What Do Heart Disease and Cancer Have In Common? Part 2

In Part One I discussed the first Six of Twelve Factors Common to the development of BOTH Cancer and Heart Disease and what you can do with diet, lifestyle, heart healthy and immune healthy foods and nutrients as well as traditional herbal tonics to cause and create a Healthy Heart and Blood Vessels as well as a body that is Resistant To Cancer Growth and Development.

Here are the Second  Six Risk Factors and what you can do now to turn the tide back against Cancer and Heart Disease and towards health…Naturally

  • Poor Stress Management/High Levels of Stress Hormone (Cortisol): Learning to relax and to manage stress is a lifelong challenge and a skill to be learned and practiced.  High levels of the stress hormone Cortisol increase agitation, muscle tension, increase insulin and blood sugar, disrupt sleep, lower immunity and have negative effects on the heart, the brain, clear thinking and ability to manage emotions. Learn meditation and relaxation and stress management techniques. Set aside at least 20 minutes or more daily to unplug and relax deeply. Explore gentle yoga or tai chi. Spend time in nature and with your loved ones.  Keeping your blood sugar stable by eating whole unprocessed foods at regular intervals (rather than skipping meals) lowers cortisol and makes it easier to relax, manage stress and mood and sleep restfully. Rhodiola and Siberian (Eleutherococcus) Ginseng Herbal teas and extracts have been used by Olympic athletes to support stamina and endurance during the stress of training and competition.
  • Age: Over 50:  With increasing age the risks for both cardiovascular diseases (heart attack, stroke, blood vessel diseases, heart failure) as well as  many cancers  increase. You cannot do much about your age, you can get regular screenings (breast exam, gynecologic exams, PAP test, prostate exam, colonoscopy, cardiovascular exam for heart fitness and blood vessel health, blood tests) as well as annual physical check ups in order identify early warning signs.  Making changes in lifestyle, diet, exercise, sleep habits and management of stress have profound effects on the presence or absence of health and disease as we age. Our needs for many nutrients also increases.  A practical strategy for many people is a multivitamin supplement as a way to be sure to get adequate amounts of vitamins and minerals every day, especially on those busy days when we do not eat well.  In China there is a tradition of drinking nourishing herbal tonics after age 40.  These nutrient rich herbs include Goji Berry, Schizandra Berry, several types of Ginseng Root as well as Astragalus Root and Dong Quai for example.
  • Menopause/Andropause Changing levels of hormones in both women and men with increasing age leads to changes in both immune robustness and thus our resistance to infections and cancers as well as decline in the health of our heart muscle and blood vessels. Hormonal changes to the brain can increase risk of depression and anxiety. The quality and duration of restful sleep may decline.  Many lifestyle factors such as diet and food choices as well as exercise can impact our hormonal health. Talk to your doctor about testing your hormone levels. Production of hormones requires a diet rich in healthy fats and healthy protein.  Your need for Magnesium may increase as well.  Discuss the addition of highly absorbable Magnesium glycinate chelate with your health care provider. Add magnesium rich foods such as almonds or an ounce of 70% dark chocolate.  In South America, Maca Root tea is enjoyed by both men and women for its nourishing and balancing effects.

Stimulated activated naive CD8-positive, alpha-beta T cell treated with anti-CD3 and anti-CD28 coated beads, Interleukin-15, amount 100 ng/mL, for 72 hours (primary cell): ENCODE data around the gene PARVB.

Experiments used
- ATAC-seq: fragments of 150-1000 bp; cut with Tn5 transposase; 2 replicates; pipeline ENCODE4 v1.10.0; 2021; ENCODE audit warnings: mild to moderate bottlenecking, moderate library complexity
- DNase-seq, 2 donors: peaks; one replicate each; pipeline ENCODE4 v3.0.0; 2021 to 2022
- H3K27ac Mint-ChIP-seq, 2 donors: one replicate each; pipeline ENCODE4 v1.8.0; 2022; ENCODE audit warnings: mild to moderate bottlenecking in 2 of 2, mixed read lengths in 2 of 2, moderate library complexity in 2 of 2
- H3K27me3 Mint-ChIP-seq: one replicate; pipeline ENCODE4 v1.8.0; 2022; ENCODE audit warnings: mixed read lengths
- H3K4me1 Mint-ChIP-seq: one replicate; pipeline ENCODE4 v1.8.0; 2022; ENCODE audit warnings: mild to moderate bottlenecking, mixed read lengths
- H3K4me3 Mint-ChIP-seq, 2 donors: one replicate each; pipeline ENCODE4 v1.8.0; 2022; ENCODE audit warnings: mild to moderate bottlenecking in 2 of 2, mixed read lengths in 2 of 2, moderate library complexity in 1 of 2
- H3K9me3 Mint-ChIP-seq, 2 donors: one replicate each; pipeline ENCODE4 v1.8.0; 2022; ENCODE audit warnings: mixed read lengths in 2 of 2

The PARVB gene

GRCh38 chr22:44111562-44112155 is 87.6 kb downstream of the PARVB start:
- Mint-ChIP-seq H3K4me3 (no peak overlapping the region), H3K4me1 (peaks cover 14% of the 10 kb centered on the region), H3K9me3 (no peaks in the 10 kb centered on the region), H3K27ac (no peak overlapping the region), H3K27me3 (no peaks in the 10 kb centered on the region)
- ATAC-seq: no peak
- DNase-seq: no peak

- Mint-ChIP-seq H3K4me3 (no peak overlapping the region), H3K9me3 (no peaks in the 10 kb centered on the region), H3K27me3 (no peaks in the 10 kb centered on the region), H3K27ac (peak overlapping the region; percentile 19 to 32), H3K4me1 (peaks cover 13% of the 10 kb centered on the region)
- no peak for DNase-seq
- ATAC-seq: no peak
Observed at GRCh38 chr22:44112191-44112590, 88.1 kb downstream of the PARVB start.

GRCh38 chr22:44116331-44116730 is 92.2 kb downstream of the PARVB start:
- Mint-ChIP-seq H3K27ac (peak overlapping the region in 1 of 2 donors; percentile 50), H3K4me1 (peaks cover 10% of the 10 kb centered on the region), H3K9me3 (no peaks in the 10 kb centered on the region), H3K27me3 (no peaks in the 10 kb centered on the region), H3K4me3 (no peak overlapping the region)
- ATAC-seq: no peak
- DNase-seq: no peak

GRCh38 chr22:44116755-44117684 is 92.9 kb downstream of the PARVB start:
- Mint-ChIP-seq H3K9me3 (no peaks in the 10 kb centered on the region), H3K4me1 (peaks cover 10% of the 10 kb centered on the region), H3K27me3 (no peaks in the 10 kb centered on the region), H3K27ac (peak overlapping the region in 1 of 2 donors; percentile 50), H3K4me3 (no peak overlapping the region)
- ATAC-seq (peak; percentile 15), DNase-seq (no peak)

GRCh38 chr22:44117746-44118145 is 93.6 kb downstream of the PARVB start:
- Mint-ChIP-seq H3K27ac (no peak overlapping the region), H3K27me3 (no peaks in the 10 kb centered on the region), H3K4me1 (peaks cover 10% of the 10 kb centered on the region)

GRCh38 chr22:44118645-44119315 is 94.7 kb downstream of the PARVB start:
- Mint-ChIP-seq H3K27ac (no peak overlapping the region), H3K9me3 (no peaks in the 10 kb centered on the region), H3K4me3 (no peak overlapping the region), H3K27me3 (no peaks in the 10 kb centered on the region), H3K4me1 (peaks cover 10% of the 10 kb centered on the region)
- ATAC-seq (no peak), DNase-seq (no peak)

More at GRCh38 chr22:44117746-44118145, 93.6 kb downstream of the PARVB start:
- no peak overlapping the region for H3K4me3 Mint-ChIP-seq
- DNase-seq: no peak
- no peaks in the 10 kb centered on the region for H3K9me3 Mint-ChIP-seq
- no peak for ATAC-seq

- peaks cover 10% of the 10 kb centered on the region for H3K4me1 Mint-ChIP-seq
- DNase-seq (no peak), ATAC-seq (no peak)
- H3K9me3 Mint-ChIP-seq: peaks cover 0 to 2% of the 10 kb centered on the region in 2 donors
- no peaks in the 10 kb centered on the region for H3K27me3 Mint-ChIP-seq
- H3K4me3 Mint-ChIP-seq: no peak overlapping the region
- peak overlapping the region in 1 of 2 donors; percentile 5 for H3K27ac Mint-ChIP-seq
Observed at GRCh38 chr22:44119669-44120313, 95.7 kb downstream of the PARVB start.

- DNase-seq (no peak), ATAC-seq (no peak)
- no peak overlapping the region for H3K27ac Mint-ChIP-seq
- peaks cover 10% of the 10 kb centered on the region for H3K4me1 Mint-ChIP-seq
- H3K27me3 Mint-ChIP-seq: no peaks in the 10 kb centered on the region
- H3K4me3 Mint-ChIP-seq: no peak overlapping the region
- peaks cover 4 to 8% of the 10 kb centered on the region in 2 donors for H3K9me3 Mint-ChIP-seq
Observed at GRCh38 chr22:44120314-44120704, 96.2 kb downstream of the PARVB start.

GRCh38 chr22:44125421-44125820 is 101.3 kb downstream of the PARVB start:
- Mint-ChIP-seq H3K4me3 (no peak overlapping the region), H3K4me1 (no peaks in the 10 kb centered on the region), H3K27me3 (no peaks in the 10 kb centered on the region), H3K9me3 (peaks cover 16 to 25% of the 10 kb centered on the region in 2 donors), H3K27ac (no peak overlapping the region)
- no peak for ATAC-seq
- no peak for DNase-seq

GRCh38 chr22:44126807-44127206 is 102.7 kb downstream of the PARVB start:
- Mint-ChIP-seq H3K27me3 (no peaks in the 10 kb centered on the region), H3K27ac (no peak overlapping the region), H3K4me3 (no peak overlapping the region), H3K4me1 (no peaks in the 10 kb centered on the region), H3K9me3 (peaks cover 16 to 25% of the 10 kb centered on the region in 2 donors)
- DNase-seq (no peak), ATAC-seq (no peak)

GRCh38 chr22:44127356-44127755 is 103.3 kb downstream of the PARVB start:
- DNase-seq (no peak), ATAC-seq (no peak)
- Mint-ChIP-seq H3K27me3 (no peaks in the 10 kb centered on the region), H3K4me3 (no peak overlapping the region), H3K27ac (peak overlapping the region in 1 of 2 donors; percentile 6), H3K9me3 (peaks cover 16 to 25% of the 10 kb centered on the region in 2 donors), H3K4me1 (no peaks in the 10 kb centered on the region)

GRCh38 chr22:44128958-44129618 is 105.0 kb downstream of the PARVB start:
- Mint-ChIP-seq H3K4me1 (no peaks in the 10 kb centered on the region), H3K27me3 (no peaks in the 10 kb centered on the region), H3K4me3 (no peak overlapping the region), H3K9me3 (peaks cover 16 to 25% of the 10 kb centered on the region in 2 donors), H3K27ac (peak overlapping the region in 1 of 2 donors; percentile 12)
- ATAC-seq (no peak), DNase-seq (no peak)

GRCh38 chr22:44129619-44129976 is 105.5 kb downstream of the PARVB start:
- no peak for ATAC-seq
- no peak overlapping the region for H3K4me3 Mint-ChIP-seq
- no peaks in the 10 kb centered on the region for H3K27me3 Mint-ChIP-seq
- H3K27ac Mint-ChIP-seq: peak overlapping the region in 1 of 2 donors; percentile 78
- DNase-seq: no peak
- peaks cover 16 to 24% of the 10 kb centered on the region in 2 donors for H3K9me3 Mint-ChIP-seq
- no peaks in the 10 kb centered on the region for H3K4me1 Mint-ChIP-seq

• Depression/Social Isolation/Loneliness: Emotional and mental health is intimately linked to our physiologic health. It is all one continuum. The stresses of heart disease, heart attack, stroke, cancer diagnosis and treatment can lead to depression and despair.  Conversely, the changes in body chemistry that accompany cancer and heart disease can effect the brain, mood , perception and thinking.   Treatments such as chemotherapy drugs, pain medications and cholesterol medications can increase depressive symptoms. Patients with a good support system, close friends, family and community have better outcomes and recoveries and longer lives than those who are isolated.   Daily meditation practice has been shown to be as effective as anti-depressant medications in some people.
  • Low Vit D Levels: Low Vitamin D levels increase risk of both cancer and cardiovascular diseases.  Low Vitamin D also increases susceptibility to depression.  Protective levels of Vitamin D are between 55-80 ng/dl. Ask your health care provider to measure 25-OH Vitamin D in your blood to determine if you would benefit from taking a Vitamin D3 supplement.
  • Low Levels of Omega Three Fatty Acids: Omega 3 Fatty Acids such as EPA and DHA  are healthy fats that have a positive impact on inflammation control, immune modulation, regulation of normal mood.  These healthy fats contribute to healthy cholesterol levels. Omega 3 Fatty Acids also promote normal cell cycling and control of the growth and spread of cancer cells. These healthy fats are found in cold water fish such as salmon, cod and sardines, high omega 3 eggs, grass fed beef, lamb and bison and in small amounts in flax seeds and walnuts. EPA and DHA are also available in liquid and capsule form, an easier way for many people to get higher levels every day. You may want to ask your health care provider or nutritional consultant to guide you towards foods that high in Omega 3 fats and measure your fatty acids in your blood. A Mediterranean Diet is naturally high in nutrients that protect against both cancer and heart disease.

Don’t Miss Part One of  What Do Cancer and Heart Disease Have in Common?